(c) The other scenario is: where a time barred Counterclaim is sought to be introduced by amendment to the Written Statement; in such a case, no leave can ever be granted; Court has no discretion to entertain such a claim; in such matters, there is no discretion to disobey the mandate of law, namely, Sec.3(1) r/w 3(2)(b)(ii) of the Limitation Act; a time-barred Counterclaim cannot be made even if there is no 'delay & latches' in moving the application for amendment of pleadings; to put it shortly, time-barred claims cannot be the subject matter of pleadings or their amendments; a careful perusal of the Written Statement and the subject amendment application filed by the respondent, leaves no manner of doubt that the Counterclaim in question is hopelessly time-barred and a right not to be Counterclaimed has accrued to the petitioner-plaintiff.

G. As to amendment of pleadings & doctrine of relation back:

(a) The contention of Mr. Srinivas Raghavan, learned Sr. Advocate appearing for the respondent that once leave is accorded by the court under Order VI Rule 17 of the Code, the amendment dates back to the filing of the Written Statement by virtue of 'doctrine of relation back', cannot be countenanced; true it is, ordinarily once pleadings are amended, such amendments date back to the point of filing of the original pleadings of the party concerned, unless the court granting leave to amend, otherwise directs in its discretion; this doctrine arguably is of common law kind, is not as sacrosanct as to transcend statute; the doctrines of law and the legal maxims being elderly to the statute law, concise & conceive a fundamental rule or principle that regulates the conduct of individuals in an organized society, is true; in a sense they capsule the genius of mankind, earned through the ages of experience; they are important for the purpose of explicit as well as implicit mode of understanding the same; however, they are susceptible to legislative process, unless they by their very nature are of very high sanctity & significance like the "doctrine of basic structure" in our constitutional jurisprudence.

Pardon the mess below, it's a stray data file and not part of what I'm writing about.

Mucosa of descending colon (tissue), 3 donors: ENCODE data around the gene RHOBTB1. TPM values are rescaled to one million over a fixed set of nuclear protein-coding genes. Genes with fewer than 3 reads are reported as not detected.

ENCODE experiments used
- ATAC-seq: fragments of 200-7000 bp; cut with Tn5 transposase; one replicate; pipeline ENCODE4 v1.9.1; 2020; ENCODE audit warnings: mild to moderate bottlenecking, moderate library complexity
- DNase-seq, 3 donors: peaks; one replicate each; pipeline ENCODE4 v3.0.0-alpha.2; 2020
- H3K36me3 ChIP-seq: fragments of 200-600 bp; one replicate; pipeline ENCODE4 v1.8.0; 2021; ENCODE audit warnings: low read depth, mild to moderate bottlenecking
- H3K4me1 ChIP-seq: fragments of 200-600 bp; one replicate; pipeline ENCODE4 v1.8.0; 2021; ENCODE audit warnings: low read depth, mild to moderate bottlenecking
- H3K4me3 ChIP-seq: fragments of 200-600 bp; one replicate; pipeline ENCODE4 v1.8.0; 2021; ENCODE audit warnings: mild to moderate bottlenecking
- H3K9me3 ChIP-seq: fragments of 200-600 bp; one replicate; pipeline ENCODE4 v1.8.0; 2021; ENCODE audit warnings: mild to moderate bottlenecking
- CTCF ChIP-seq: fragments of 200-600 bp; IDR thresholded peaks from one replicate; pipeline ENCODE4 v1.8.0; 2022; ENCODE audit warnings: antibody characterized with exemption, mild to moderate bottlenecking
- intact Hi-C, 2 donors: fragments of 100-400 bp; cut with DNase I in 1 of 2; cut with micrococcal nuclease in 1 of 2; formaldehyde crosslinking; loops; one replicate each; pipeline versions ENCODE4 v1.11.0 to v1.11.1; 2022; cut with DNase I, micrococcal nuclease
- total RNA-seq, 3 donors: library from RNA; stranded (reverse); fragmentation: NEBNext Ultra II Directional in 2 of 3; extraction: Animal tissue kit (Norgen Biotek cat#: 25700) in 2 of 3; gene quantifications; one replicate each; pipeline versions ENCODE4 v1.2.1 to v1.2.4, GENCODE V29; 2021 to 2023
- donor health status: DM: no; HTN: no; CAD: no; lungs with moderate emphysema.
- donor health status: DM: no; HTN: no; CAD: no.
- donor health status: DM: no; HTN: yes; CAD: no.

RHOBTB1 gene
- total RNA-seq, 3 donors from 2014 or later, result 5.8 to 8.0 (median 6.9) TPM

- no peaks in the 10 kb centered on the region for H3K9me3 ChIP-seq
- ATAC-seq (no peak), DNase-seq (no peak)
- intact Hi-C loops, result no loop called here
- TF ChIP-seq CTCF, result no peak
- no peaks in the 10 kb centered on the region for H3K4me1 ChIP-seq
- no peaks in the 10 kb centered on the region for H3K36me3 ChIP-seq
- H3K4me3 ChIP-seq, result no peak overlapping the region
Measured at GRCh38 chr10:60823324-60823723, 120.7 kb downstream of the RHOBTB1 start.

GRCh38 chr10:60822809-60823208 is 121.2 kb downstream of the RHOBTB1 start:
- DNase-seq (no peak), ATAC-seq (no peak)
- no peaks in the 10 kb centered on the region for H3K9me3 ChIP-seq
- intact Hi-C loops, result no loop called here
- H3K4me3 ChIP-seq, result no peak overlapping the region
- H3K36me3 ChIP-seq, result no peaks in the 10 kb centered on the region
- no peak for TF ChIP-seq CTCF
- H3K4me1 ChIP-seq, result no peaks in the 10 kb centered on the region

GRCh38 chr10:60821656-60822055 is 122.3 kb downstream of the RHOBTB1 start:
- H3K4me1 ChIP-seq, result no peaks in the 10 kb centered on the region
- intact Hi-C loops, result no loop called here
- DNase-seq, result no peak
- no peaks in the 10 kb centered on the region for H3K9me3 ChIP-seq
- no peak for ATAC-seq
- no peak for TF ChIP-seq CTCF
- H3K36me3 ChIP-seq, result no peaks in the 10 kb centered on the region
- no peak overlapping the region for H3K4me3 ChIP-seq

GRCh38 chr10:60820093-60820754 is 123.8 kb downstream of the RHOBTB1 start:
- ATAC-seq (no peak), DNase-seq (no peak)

(b) T.M.Cooley, a great American jurist of yester century, in his magnum opus "A TREATISE ON THE CONSTITUTIONAL LIMITATIONS" 1st Edn. -1868, Boston: Little, Brown & Co., at page 170 opines that legal maxims should "yield to considerations of policy and expediency... with the law making power, in the absence of any definite constitutional provisions so embodying the maxim as to make it a limitation upon legislative authority; ...a maxim is subject to such exceptions as the legislative power of the State shall see fit to make, and when made, it must be presumed that the public interest, convenience and protection are subserved thereby..." These observations equally apply to the doctrine of the kind passionately pleaded on behalf of the respondent; in England, the "doctrine of Crown Immunity" has been greatly diminished by the passing of Crown Proceedings Act, 1947; similarly in India, the "doctrine of common employment" has been done away with inter alia by enacting the Employees Compensation Act, 1923.

(c) The provisions of Sec.3(1) r/w 3(2)(b)(ii) of the Limitation Act, 1963 by necessary implication exclude the invocation of the "doctrine of relation back", while treating an amendment application u/o VI Rule 17 of the Code for introducing a Counterclaim to the Written Statement; the said doctrine does not come to the rescue of the respondent because of mandatory prescription of a specific limitation period by the Act,1963 for the filing of a suit which, as rightly argued by Mr. K.G.Raghavan, governs the filing of a Counterclaim since it is deemed to be a suit by fiction of law; an argument to the contrary cannot be countenanced without manhandling the text of the provisions enacted in 1963 Act and in CPC, which the Apex Court has treated in Kalra Case, supra; after all, law of limitation being a statute of repose, cannot be lost sight of.

H. As to statutory limitation period and its extension by Courts: